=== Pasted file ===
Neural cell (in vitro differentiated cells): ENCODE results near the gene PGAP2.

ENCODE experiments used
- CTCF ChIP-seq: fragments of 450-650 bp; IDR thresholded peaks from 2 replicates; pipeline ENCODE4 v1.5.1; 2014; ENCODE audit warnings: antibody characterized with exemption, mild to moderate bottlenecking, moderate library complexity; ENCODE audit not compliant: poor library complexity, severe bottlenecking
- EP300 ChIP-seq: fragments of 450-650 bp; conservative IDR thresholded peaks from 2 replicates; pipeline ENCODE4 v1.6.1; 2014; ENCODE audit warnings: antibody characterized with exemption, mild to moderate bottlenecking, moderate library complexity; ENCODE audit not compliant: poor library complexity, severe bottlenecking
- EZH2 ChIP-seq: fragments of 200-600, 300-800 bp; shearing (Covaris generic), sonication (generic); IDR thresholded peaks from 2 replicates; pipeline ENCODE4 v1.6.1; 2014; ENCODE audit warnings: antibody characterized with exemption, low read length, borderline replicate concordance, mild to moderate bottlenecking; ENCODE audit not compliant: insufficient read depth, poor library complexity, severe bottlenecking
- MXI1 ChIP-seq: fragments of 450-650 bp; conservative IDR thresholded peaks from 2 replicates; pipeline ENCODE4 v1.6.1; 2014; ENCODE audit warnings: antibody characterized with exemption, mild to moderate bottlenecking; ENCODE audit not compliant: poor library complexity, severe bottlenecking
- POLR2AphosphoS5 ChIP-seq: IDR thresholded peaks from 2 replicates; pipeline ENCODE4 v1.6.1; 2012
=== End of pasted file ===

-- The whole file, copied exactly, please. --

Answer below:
Neural cell (in vitro differentiated cells): ENCODE results near the gene PGAP2.

ENCODE experiments used
- CTCF ChIP-seq: fragments of 450-650 bp; IDR thresholded peaks from 2 replicates; pipeline ENCODE4 v1.5.1; 2014; ENCODE audit warnings: antibody characterized with exemption, mild to moderate bottlenecking, moderate library complexity; ENCODE audit not compliant: poor library complexity, severe bottlenecking
- EP300 ChIP-seq: fragments of 450-650 bp; conservative IDR thresholded peaks from 2 replicates; pipeline ENCODE4 v1.6.1; 2014; ENCODE audit warnings: antibody characterized with exemption, mild to moderate bottlenecking, moderate library complexity; ENCODE audit not compliant: poor library complexity, severe bottlenecking
- EZH2 ChIP-seq: fragments of 200-600, 300-800 bp; shearing (Covaris generic), sonication (generic); IDR thresholded peaks from 2 replicates; pipeline ENCODE4 v1.6.1; 2014; ENCODE audit warnings: antibody characterized with exemption, low read length, borderline replicate concordance, mild to moderate bottlenecking; ENCODE audit not compliant: insufficient read depth, poor library complexity, severe bottlenecking
- MXI1 ChIP-seq: fragments of 450-650 bp; conservative IDR thresholded peaks from 2 replicates; pipeline ENCODE4 v1.6.1; 2014; ENCODE audit warnings: antibody characterized with exemption, mild to moderate bottlenecking; ENCODE audit not compliant: poor library complexity, severe bottlenecking
- POLR2AphosphoS5 ChIP-seq: IDR thresholded peaks from 2 replicates; pipeline ENCODE4 v1.6.1; 2012